Epilepsy: When Brain Surgery is the Best Option
"My husband and I had forgotten who he was," says Nancy Goodman, of Waldorf, about her son, Robert. At 25, Robert Goodman Jr. started having epileptic seizures and, as his condition worsened, his "real" personality slowly started to fade away.
A college graduate, Robert stopped driving, became afraid to do things on his own and was living at his parents' home because of the risk that he could hurt himself if he had a seizure doing everyday activities. "Things got progressively worse," remembers Robert. "I was having two or three seizures a day and even my friends were becoming more concerned."
Robert's seizures were characterized by a vacant look in his eyes. "He sort of checked out," recalls Nancy. Robert didn't know how sick he was because he didn't remember having the seizures. One day, Nancy told Robert, "This is serious. Something needs to be done."
A Ray of Hope
That's when the Goodmans decided to consult with epileptologist Pavel Klein, MD. An epileptologist is a neurologist who specializes in treating epilepsy. Epilepsy is a neurological condition characterized by repeated seizures.
The benefits of seeing an epileptologist are numerous. Through Holy Cross Hospital, Dr. Klein has multidisciplinary support including inpatient and outpatients studies and testing.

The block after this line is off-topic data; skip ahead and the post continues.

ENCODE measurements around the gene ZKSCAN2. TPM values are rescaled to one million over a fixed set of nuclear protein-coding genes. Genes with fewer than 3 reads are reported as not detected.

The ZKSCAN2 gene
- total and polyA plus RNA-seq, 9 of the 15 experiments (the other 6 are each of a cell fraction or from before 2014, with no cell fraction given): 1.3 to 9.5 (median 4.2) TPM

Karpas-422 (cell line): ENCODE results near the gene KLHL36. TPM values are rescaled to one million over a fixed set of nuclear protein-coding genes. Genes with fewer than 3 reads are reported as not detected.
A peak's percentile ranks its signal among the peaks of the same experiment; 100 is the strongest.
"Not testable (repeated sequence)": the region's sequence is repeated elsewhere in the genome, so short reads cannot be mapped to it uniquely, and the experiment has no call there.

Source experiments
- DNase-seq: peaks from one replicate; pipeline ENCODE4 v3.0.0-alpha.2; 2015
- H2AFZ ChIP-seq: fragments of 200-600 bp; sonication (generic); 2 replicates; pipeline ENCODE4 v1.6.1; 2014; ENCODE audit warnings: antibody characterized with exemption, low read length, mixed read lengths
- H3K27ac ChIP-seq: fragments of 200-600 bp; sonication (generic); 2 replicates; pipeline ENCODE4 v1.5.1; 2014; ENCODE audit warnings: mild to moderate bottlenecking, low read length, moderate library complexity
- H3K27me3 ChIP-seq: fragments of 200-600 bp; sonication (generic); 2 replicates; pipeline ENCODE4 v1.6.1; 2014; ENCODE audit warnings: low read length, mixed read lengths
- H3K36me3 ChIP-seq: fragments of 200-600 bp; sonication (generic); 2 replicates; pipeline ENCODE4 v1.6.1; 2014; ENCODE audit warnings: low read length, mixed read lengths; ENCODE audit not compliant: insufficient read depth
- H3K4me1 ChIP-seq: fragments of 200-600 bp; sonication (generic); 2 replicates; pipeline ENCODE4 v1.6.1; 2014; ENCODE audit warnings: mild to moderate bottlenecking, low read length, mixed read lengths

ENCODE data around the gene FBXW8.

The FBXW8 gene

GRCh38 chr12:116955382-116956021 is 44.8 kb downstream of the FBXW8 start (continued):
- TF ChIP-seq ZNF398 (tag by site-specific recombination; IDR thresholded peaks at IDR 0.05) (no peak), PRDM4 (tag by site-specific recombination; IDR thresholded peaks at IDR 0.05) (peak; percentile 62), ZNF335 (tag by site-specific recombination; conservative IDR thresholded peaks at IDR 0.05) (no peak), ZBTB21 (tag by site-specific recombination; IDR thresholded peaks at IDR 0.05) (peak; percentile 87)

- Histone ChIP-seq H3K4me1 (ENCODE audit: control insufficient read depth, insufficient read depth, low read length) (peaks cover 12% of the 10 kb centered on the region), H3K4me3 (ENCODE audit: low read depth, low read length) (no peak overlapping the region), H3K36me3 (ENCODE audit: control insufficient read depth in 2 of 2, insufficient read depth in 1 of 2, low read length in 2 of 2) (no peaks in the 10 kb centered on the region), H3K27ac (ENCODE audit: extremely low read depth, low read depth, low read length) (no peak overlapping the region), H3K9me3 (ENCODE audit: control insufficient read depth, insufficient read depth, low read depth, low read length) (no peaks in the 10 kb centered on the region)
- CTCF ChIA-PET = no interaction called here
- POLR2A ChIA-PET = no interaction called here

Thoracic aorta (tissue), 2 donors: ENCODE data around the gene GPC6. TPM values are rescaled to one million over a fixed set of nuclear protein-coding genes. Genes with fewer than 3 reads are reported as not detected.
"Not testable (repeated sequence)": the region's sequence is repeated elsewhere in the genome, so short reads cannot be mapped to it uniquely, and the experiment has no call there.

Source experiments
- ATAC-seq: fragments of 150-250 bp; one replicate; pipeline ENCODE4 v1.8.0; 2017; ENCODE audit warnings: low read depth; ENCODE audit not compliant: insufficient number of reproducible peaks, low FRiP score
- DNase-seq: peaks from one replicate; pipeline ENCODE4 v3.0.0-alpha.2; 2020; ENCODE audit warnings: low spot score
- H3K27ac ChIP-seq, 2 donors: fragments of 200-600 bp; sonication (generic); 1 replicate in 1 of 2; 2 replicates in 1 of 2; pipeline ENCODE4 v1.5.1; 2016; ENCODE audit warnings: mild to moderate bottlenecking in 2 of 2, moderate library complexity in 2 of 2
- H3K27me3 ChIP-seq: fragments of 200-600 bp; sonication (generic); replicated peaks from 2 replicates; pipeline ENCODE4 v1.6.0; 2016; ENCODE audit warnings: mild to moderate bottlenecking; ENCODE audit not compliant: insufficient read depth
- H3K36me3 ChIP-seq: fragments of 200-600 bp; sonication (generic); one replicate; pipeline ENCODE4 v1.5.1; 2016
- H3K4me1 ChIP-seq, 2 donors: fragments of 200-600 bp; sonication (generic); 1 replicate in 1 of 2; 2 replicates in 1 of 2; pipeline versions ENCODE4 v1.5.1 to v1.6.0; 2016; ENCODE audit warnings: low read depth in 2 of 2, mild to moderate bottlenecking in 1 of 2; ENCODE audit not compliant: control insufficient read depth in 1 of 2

In addition, patients have the opportunity to try new treatment options and participate in clinical trials of medications not yet available to the general public. This may be particularly important for patients whose seizures have not responded to existing medications.
Initially, Dr. Klein adjusted Robert's medications so that Robert was less anxious and less depressed. The seizures continued, but Robert was more alert. Next, Dr. Klein introduced the possibility of surgery.
He also started a series of tests to pinpoint the exact location the seizures were occurring in Robert's brain.
When all the tests were complete, Dr. Klein introduced Robert and his family to James Leiphart, MD, PhD, a neurosurgeon who specializes in epilepsy surgery. "All of Robert's seizures originated from his right temporal lobe," explains Dr. Leiphart. "Simply stated, it meant Robert was an ideal candidate for right temporal lobectomy."
Robert underwent brain surgery with Dr. Leiphart in October 2006 at age 29. "My scar has healed, my hair has grown back and I have not had a seizure since the surgery," Robert says.
"Dr. Klein and Dr. Leiphart are miracle workers," Nancy says. "They have given my son his life back. My Robert is back!"